The head coach at Central Michigan the last five seasons, Enos said he was both comfortable and familiar with Bielema's preferred Arkansas style. He studied it because of a common opponent this season, Northern Illinois. He also said he liked the skill set and size of returning quarterback Brandon Allen, probably the starter for the third straight season.
Enos, who called coming to the SEC "the mecca," spoke about Allen's touchdown to interception ratio, a solid 18/5. And, he talked about not being able to pass up an unbelievable opportunity, working in the SEC and with Bielema.
"That's low turnovers and that's huge," Enos said of his new quarterback. "He's a senior and I've slipped into this situation before. Obviously, they have two 1,000-yard backs returning (in Jonathan Williams and Alex Collins). They have a mammoth offensive line that's physical. They have size at tight end and there is (Hunter) Henry back who can run. He's impressive on tape."
Enos talked about his passion for recruiting. He's got a proven track record in that regard and will hit the ground running for the Hogs when he arrives Monday, taking to the road almost immediately. He said he'd probably meet with his new offensive players later in the week when he returns to town for a big visit weekend.
What struck this reporter during his teleconference was the ease and smoothness of the interview. Enos is very polished, very easy to talk with. He seems like a very comfortable person. I can see how he would put parents and young men at ease with the way he conducts himself and be a top recruiter and that's his reputation.
Enos said he'd seen Arkansas play since Central Michigan played Northern Illinois, a team Arkansas played early in the season. It struck him then while watching Arkansas tape how similar the two offenses were, Central Michigan and Arkansas. Both ran a power pro style scheme and that tape was particularly helpful in CMU's prep of NIU so it was studied hard.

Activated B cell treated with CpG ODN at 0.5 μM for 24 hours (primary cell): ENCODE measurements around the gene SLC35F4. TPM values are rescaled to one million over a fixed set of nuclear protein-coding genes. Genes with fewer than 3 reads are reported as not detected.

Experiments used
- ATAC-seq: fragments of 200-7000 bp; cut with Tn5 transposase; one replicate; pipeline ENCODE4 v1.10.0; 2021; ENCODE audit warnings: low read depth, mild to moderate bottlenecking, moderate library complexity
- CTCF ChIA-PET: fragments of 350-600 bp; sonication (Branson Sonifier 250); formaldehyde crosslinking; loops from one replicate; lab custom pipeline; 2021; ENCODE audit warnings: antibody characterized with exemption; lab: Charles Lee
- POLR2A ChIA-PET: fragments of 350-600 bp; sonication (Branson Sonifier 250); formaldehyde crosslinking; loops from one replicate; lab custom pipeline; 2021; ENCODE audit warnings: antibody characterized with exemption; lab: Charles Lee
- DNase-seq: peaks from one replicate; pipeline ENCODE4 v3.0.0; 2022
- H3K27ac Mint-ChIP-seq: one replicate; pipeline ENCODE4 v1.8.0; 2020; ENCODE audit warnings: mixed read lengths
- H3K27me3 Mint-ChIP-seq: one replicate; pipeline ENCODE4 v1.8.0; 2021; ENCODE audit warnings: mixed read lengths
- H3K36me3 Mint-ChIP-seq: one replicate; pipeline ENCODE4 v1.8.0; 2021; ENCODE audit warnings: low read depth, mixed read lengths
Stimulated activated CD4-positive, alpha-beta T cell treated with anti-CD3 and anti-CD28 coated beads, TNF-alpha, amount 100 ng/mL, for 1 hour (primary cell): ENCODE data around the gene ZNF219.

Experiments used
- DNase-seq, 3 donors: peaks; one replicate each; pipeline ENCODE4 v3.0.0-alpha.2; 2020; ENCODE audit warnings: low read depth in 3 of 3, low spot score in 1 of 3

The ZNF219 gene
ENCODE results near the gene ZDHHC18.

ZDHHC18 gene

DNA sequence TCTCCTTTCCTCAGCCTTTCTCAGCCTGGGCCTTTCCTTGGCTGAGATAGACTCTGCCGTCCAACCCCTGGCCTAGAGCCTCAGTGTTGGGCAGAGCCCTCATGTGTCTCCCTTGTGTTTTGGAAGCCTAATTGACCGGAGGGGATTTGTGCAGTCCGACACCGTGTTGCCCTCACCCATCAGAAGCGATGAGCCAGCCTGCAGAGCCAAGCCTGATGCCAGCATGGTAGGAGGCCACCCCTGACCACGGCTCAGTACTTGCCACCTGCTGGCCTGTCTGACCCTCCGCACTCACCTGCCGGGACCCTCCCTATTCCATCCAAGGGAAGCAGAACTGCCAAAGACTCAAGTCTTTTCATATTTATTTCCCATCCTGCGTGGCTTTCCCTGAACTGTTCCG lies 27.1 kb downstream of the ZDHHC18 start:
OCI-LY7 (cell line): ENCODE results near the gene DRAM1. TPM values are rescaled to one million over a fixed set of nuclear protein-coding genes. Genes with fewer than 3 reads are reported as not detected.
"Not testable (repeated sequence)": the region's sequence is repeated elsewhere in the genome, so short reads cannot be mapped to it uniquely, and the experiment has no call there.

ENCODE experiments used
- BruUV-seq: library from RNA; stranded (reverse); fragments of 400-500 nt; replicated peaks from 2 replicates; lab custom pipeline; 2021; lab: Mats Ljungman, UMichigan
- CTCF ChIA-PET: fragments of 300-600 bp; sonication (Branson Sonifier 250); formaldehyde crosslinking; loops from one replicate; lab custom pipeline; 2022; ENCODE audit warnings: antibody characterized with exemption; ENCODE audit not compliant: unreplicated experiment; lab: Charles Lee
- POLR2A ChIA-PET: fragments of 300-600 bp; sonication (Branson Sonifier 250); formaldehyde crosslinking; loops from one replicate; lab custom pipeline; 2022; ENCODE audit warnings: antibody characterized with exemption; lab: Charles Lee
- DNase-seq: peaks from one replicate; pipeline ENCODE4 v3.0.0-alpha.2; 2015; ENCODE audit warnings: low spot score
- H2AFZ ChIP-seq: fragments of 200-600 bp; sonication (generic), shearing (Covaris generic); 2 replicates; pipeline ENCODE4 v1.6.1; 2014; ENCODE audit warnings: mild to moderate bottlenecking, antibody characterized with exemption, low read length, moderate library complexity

Bielema and Enos first talked at the coaches convention two years ago. After they realized that both had a strong mutual interest in each other, the process escalated quickly, Enos said.
"We wanted to see how serious we both were," Enos said. "Then, it moved quickly. As I was around Coach Bielema, I became very comfortable. He's blue collar, heavy on fundamentals and a good person. His priorities are in the right order.
"As I met with the staff, I became comfortable with all of them as coaches and people."
Enos said he's known Bielema dating back to their days as opposing players in the Big 10. Enos played quarterback for Michigan State at the same time Bielema played nose tackle at Iowa.
"He was a very good player," Enos said of his new boss. "He was tough. I remember every time we played Iowa, they were physical. You would see a team that was intense and physical, the same things you see at Arkansas in his teams now."
Enos, who noted he was relieved to head to a place with not so much snow shoveling required, said there has been discussion about the language Arkansas will use in the transition with the new offensive coordinator.
"We've talked a lot about keeping certain things the same," Enos said. "But there will be one guy running it, me. There will be give and take about what (language is used). We'll iron that out in the next month or two, after signing day."
As far as philosophy, Enos said there are very few differences between his beliefs and what Bielema likes.
"It's very close," Enos said. "We both felt it was a good fit. I'm familiar with what Coach Bielema ran on offense at Wisconsin. I watched the Northern Illinois tape since we played NIU, too. We are committed to the same things, the same plays, the gap plays, the zones, the tight end plays, the use of play-action. It's very similar to what we've done.
"It looks complex, but it's going to be simple for the players."